Air density is re-calculated at each step so, if the ball flies so high that the air is significantly thinner at its apex, this is taken into consideration. The coefficient of drag is also re-calculated at every step so it increases from 0.2 to 0.45 at the exact moment that the velocity falls below the critical point. Altitude, air pressure and temperature are all taken into consideration. Note that, so the isobars on weather maps are all in the same units, barometers are usually normalized to what they would read at sea level. This is also what you want because, since altitude is a separate parameter, if you reported the actual number of inches of mercury at your location, you would be over-estimating the effects of altitude.

I also have a Java Applet that is specifically for trebuchet design. It asks the user to input two of these three parameters and then finds the other one:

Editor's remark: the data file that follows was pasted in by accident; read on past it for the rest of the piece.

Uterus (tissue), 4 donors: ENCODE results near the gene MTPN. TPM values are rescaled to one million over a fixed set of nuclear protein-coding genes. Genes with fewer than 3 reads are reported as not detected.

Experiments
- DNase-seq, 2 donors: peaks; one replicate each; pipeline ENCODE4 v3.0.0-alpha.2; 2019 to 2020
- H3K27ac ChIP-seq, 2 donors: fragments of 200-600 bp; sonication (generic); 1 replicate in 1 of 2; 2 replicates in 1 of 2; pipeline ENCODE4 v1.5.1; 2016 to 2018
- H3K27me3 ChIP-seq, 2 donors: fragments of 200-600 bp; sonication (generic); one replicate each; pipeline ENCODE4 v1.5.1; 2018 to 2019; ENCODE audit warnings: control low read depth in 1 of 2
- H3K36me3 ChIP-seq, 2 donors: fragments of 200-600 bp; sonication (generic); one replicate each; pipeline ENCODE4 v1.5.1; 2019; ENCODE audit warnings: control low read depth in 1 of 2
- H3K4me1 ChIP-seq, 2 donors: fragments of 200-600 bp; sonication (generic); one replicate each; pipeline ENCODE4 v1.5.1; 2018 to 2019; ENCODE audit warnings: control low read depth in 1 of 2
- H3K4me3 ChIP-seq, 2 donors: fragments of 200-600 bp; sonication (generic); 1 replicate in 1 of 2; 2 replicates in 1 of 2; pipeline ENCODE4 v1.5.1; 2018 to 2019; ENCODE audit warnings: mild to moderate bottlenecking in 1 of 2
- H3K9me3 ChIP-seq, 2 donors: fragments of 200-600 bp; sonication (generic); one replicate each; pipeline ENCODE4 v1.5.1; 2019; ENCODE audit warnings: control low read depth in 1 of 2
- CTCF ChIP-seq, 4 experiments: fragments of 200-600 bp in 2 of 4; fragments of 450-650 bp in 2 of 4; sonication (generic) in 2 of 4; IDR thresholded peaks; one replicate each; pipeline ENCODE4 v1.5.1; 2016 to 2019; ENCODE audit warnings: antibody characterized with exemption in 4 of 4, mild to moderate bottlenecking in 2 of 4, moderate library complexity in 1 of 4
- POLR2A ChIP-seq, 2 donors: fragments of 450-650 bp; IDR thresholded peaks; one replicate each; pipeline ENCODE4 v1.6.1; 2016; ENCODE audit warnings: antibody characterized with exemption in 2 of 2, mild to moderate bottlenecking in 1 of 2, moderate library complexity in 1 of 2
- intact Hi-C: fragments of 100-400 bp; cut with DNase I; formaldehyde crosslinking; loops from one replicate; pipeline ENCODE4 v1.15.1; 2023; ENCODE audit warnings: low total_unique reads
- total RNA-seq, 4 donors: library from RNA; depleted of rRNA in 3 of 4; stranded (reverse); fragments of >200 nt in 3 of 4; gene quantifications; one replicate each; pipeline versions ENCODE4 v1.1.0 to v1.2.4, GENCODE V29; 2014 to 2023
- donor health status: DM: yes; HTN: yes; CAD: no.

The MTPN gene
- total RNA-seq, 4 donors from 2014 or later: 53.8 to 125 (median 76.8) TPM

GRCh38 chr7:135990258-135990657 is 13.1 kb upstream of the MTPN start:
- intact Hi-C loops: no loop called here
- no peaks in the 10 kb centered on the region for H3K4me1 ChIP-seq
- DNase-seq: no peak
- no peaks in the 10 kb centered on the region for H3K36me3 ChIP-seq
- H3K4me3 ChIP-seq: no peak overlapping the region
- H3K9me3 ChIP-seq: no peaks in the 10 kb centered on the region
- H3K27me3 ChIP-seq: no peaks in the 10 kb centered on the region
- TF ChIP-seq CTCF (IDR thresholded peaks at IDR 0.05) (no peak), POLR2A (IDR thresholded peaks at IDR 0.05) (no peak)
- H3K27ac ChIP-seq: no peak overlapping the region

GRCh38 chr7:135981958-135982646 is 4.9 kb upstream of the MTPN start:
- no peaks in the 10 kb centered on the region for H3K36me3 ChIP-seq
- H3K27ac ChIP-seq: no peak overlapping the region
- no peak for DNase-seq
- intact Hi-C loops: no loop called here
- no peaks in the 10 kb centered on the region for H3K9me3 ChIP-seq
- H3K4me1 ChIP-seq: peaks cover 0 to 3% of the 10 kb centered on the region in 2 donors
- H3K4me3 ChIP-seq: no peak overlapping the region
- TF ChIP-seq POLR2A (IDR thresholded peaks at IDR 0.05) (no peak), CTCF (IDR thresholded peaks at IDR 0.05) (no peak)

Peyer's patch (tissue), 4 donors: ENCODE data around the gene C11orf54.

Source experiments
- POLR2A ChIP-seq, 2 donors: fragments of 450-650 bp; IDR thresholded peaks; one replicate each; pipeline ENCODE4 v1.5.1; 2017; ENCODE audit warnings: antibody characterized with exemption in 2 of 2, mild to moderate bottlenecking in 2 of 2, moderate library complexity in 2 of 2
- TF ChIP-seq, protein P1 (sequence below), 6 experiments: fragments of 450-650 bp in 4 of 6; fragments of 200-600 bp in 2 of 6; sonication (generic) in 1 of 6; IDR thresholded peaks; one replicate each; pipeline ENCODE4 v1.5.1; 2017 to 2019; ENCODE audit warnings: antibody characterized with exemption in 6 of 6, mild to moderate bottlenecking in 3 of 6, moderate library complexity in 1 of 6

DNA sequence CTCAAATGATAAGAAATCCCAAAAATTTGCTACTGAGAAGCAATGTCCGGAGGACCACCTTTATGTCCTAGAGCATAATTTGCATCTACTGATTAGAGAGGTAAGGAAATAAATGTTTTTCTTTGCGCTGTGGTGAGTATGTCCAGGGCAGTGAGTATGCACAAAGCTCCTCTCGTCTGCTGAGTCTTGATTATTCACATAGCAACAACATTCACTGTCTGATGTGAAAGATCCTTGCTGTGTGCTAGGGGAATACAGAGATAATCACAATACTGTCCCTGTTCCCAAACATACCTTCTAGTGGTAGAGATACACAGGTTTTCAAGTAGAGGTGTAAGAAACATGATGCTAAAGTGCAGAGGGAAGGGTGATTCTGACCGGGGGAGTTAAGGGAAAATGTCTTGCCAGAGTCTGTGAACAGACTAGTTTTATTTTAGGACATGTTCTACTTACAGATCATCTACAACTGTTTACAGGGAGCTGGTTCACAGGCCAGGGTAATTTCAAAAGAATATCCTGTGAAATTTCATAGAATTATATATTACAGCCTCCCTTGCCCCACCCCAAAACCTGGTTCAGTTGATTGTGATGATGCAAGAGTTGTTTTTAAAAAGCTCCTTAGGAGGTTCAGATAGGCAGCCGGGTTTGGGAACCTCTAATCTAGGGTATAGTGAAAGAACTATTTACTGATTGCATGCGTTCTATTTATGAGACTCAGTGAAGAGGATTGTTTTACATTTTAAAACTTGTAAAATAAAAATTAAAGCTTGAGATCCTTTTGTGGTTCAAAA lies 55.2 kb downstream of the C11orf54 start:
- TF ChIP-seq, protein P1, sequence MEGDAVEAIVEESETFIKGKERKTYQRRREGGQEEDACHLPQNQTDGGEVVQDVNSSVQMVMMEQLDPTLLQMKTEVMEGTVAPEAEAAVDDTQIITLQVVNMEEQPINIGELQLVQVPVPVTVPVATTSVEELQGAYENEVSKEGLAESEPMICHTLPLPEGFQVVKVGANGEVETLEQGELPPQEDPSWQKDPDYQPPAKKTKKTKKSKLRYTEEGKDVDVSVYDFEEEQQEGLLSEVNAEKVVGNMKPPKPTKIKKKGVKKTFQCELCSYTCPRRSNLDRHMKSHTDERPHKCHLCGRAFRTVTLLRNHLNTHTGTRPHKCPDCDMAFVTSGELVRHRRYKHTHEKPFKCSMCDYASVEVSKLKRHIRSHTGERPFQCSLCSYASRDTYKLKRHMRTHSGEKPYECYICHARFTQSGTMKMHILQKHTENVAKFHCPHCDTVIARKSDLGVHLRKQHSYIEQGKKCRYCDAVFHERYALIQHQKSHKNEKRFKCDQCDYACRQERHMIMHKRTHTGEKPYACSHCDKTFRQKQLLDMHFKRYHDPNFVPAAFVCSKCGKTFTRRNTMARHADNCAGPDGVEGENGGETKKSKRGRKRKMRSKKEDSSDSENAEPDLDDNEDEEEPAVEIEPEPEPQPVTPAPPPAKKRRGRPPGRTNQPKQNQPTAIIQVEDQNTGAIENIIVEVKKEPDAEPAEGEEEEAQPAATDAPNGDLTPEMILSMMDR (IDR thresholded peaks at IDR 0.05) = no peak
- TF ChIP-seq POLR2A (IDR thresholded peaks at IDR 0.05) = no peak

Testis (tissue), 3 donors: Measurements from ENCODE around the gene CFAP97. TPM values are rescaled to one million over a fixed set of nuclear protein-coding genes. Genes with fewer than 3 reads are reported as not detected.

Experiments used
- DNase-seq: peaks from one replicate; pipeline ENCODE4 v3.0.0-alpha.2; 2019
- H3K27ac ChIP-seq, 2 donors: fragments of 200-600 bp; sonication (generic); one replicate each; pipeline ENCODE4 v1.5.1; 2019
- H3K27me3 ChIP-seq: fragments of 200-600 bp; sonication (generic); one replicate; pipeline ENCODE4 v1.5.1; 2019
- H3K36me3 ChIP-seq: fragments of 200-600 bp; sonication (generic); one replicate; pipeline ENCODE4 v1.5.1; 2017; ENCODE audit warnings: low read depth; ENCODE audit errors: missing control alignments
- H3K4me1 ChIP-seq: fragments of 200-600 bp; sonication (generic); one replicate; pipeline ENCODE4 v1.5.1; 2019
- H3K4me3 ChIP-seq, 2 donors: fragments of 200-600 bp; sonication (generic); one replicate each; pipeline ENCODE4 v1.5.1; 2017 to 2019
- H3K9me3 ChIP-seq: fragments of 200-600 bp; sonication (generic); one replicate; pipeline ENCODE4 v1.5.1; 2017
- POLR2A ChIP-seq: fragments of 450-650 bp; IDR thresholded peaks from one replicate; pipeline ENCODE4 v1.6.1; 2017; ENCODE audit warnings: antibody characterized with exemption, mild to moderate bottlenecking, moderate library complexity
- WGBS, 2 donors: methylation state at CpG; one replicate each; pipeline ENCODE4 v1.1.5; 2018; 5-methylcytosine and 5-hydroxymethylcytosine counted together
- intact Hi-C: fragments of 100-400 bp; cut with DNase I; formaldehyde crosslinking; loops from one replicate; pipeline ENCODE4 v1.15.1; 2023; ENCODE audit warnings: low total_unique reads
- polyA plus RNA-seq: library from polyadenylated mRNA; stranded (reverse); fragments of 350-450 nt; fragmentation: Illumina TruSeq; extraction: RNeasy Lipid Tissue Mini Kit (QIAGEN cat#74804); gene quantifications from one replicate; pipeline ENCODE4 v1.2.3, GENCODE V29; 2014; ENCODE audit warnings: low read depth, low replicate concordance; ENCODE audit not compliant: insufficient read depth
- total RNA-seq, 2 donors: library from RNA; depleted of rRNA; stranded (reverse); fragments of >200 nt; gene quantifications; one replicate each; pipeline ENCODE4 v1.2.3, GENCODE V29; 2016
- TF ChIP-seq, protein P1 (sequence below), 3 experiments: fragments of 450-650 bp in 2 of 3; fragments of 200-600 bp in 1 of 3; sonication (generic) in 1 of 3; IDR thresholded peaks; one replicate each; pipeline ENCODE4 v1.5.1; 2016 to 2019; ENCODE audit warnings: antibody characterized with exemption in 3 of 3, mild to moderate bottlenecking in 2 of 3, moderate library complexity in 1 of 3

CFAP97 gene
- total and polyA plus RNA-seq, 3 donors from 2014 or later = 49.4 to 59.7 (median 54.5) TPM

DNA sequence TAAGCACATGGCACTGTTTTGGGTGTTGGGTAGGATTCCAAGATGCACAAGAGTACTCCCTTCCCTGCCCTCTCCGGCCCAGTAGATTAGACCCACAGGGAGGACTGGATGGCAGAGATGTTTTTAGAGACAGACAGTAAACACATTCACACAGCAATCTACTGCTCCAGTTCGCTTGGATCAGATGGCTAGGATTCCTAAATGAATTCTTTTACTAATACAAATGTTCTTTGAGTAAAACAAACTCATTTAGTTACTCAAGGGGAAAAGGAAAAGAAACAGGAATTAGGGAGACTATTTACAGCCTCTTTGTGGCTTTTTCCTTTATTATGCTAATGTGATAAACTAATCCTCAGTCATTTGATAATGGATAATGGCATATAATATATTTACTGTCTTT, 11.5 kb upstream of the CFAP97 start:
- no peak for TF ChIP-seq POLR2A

efficiency

angle

range

Both Java Applets can be accessed from this page (http://www.axiomaticeconomics.com/pumpkins.php), which contains a short paper on trebuchet design and explodes some common myths.

The first one asks for the following information and then calculates the straight range in meters, the wind deflection in meters, the impact speed in meters per second and the flight time in seconds.

Altitude above sea level in meters

Air temperature in degrees Celsius

Barometric pressure in inches of mercury

Muzzle velocity in meters per second

Launch angle in degrees

Diameter of steel ball in millimeters

Height of muzzle above ground in meters

Grade of hill in percent (+ uphill, - downhill)

Wind speed in meters per second

Wind direction in clock angles

This software is specifically for homemade mortars firing steel ball bearings. It can also be used for trebuchet-launched pumpkins by using a simple formula to determine the diameter of steel ball that is ballistically equivalent to your pumpkin.